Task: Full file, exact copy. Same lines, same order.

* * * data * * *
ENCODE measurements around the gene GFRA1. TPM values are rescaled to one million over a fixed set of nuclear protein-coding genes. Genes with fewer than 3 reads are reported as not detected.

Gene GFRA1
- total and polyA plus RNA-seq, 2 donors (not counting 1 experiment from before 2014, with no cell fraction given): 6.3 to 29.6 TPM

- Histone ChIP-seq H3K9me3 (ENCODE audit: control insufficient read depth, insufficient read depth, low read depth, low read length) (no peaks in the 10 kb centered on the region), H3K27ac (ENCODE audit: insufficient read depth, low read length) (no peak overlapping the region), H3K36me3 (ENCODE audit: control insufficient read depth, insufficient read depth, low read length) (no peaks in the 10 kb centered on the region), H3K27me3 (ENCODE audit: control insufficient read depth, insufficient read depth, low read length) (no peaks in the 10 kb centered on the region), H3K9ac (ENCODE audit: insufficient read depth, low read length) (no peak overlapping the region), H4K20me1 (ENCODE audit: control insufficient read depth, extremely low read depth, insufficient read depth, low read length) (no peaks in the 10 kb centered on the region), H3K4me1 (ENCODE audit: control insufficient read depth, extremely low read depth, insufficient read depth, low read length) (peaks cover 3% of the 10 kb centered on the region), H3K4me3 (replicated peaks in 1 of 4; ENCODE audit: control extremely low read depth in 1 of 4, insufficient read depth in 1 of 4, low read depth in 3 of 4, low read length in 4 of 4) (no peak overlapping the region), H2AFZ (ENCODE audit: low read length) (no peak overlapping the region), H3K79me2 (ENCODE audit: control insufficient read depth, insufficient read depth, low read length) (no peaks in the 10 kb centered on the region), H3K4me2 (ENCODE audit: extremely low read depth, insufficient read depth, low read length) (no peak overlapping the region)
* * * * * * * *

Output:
ENCODE measurements around the gene GFRA1. TPM values are rescaled to one million over a fixed set of nuclear protein-coding genes. Genes with fewer than 3 reads are reported as not detected.

Gene GFRA1
- total and polyA plus RNA-seq, 2 donors (not counting 1 experiment from before 2014, with no cell fraction given): 6.3 to 29.6 TPM

- Histone ChIP-seq H3K9me3 (ENCODE audit: control insufficient read depth, insufficient read depth, low read depth, low read length) (no peaks in the 10 kb centered on the region), H3K27ac (ENCODE audit: insufficient read depth, low read length) (no peak overlapping the region), H3K36me3 (ENCODE audit: control insufficient read depth, insufficient read depth, low read length) (no peaks in the 10 kb centered on the region), H3K27me3 (ENCODE audit: control insufficient read depth, insufficient read depth, low read length) (no peaks in the 10 kb centered on the region), H3K9ac (ENCODE audit: insufficient read depth, low read length) (no peak overlapping the region), H4K20me1 (ENCODE audit: control insufficient read depth, extremely low read depth, insufficient read depth, low read length) (no peaks in the 10 kb centered on the region), H3K4me1 (ENCODE audit: control insufficient read depth, extremely low read depth, insufficient read depth, low read length) (peaks cover 3% of the 10 kb centered on the region), H3K4me3 (replicated peaks in 1 of 4; ENCODE audit: control extremely low read depth in 1 of 4, insufficient read depth in 1 of 4, low read depth in 3 of 4, low read length in 4 of 4) (no peak overlapping the region), H2AFZ (ENCODE audit: low read length) (no peak overlapping the region), H3K79me2 (ENCODE audit: control insufficient read depth, insufficient read depth, low read length) (no peaks in the 10 kb centered on the region), H3K4me2 (ENCODE audit: extremely low read depth, insufficient read depth, low read length) (no peak overlapping the region)